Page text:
Microchip CryptoAuthentication Device and the future of pfSense

  • I came across the latest Netgate blog post and I stumbled upon two sentences:

    We’ve come up with a solution we believe will give our customers the secure networking software assurance they expect and deserve, while allowing others to continue to fork the software under the current Apache2 license (just don’t call it “pfSense”).

    The pilot program gives us a great opportunity to field test the solution end to end, and iron out any wrinkles. In time, we plan to outfit all new Netgate products, previously sold products, non-Netgate products, and even virtual machine instances with the same assurance. Further, there is potential to take product verification much further - to the benefit of even greater customer value.

    This seems to suggest that we will need a "Microchip CryptoAuthentication Device" to run original pfSense.
    Does this mean, at some point in the future, pfSense will no longer be available as a free product? Do we need to buy an authentication device or certificate to be able to run the application?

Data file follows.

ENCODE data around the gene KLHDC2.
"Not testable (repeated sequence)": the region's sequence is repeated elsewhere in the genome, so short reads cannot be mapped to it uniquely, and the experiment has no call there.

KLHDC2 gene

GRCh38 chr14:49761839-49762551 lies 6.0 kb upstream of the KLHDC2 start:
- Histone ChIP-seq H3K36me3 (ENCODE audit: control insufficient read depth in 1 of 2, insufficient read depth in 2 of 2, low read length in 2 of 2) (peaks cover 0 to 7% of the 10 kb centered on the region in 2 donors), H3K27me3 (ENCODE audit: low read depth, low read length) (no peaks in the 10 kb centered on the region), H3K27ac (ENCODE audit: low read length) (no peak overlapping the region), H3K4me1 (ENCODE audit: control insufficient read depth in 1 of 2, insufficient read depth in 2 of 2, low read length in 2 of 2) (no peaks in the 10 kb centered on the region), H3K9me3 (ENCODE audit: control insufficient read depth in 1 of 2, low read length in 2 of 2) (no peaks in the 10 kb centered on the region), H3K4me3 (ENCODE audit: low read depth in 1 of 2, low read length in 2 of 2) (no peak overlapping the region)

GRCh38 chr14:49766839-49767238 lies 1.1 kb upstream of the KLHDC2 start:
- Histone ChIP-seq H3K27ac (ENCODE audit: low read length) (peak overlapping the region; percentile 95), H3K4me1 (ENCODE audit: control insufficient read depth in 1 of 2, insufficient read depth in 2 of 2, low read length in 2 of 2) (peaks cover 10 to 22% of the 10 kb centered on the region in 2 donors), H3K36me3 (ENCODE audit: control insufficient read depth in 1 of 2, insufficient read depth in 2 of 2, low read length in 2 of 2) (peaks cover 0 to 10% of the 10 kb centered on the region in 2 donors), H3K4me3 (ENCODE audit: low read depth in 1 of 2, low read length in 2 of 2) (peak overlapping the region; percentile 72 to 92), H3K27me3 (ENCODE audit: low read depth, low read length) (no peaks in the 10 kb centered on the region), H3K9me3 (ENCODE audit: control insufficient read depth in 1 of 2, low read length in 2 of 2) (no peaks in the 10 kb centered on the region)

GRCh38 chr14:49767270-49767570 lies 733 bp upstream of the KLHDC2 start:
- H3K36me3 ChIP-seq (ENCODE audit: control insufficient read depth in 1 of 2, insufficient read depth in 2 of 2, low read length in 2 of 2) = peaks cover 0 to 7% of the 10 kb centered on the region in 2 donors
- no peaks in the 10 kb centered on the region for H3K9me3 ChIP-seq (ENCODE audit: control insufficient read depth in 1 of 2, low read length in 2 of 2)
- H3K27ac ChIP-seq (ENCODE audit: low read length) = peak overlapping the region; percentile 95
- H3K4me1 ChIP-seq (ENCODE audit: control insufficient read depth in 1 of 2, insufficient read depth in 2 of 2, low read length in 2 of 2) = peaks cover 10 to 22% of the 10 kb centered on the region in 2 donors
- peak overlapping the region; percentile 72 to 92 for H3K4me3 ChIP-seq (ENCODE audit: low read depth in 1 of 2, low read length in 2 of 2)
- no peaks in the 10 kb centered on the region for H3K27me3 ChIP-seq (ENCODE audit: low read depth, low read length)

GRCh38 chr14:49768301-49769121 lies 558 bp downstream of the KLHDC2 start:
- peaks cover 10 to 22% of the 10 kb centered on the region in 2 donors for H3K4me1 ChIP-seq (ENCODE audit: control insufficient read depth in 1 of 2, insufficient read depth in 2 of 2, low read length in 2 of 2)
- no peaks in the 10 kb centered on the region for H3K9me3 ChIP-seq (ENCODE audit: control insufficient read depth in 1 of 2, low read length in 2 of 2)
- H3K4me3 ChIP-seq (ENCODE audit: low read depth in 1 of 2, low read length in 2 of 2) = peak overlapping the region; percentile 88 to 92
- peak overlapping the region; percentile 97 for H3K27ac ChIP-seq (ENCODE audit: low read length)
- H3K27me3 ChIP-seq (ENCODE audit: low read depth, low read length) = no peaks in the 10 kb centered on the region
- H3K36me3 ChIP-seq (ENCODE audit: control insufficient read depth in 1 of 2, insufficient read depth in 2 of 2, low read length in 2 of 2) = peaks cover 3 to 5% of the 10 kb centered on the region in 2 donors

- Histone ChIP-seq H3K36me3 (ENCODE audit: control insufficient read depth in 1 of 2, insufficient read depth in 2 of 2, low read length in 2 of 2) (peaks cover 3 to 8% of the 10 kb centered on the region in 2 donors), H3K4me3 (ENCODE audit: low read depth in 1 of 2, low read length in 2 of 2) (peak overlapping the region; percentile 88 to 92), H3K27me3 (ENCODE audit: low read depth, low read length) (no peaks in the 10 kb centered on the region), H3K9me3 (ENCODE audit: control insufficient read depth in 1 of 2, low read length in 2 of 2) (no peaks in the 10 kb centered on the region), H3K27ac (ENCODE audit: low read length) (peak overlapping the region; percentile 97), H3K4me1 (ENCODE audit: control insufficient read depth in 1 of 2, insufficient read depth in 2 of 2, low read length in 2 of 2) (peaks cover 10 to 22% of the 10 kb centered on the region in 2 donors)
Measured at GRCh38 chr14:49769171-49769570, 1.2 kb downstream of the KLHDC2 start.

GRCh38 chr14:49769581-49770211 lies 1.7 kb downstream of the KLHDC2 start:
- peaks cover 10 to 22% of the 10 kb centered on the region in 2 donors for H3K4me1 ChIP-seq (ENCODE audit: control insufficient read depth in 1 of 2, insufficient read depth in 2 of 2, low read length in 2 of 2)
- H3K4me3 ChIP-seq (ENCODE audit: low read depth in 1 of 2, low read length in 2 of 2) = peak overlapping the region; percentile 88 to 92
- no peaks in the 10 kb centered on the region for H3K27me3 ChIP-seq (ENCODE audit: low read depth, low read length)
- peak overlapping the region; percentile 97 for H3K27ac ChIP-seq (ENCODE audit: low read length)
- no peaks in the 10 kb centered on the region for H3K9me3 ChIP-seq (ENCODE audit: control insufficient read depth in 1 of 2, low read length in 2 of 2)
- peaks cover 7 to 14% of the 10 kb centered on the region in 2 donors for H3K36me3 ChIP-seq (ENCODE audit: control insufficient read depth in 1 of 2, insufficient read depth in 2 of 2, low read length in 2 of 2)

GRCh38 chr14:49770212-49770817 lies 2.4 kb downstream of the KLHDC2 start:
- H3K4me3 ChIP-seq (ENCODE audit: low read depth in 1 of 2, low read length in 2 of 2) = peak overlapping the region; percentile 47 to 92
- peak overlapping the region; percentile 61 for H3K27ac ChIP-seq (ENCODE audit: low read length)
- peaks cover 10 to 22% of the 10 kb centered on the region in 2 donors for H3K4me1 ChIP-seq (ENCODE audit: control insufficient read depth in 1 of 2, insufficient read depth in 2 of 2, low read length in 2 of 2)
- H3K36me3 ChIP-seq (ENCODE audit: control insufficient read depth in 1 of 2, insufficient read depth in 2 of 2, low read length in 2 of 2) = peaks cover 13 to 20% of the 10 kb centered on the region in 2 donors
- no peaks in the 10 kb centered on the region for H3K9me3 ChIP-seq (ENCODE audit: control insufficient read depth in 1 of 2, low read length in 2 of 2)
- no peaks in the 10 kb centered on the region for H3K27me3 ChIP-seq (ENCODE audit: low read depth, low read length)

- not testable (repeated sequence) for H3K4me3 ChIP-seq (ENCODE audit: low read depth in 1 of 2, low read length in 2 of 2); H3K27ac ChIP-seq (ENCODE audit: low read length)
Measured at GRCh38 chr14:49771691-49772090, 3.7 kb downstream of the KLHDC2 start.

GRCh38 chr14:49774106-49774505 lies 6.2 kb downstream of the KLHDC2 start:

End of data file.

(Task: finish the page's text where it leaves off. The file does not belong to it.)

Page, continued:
I just ask to be clear and to have a clear vision for our future plans regarding pfSense.

  • How did you extrapolate any of that from those two sentences?

  • Mainly because of the combination of providing a solution wich requires hardware and mentioning the requirement of forking the software. The hint on the being able to fork didn't make much sense - at least for me.

    I'm not a native speaker so I may have gotten something wrong here. So I was just asking to clarify this point.

  • While I cannot speak for the developers, I believe they are indicating that they are going to be adding features that will work with their own branded hardware, such as dedicated cryptography chips, but will also work regardless of the platform. Embedded cryptography silicon is becoming more common, and it provides a lot of additional capabilities to developers and hardware manufacturers. If your platform has these additional capabilities, then the software will be able to take advantage of them, just like pfSense does now.

    I do not think they are going to lock down the software to their own hardware or add any restrictions on the hardware most folks are currently using (hey, there's even improved RealTek support from the community). That's never been the case, and they would alienate the massive user base they currently serve.

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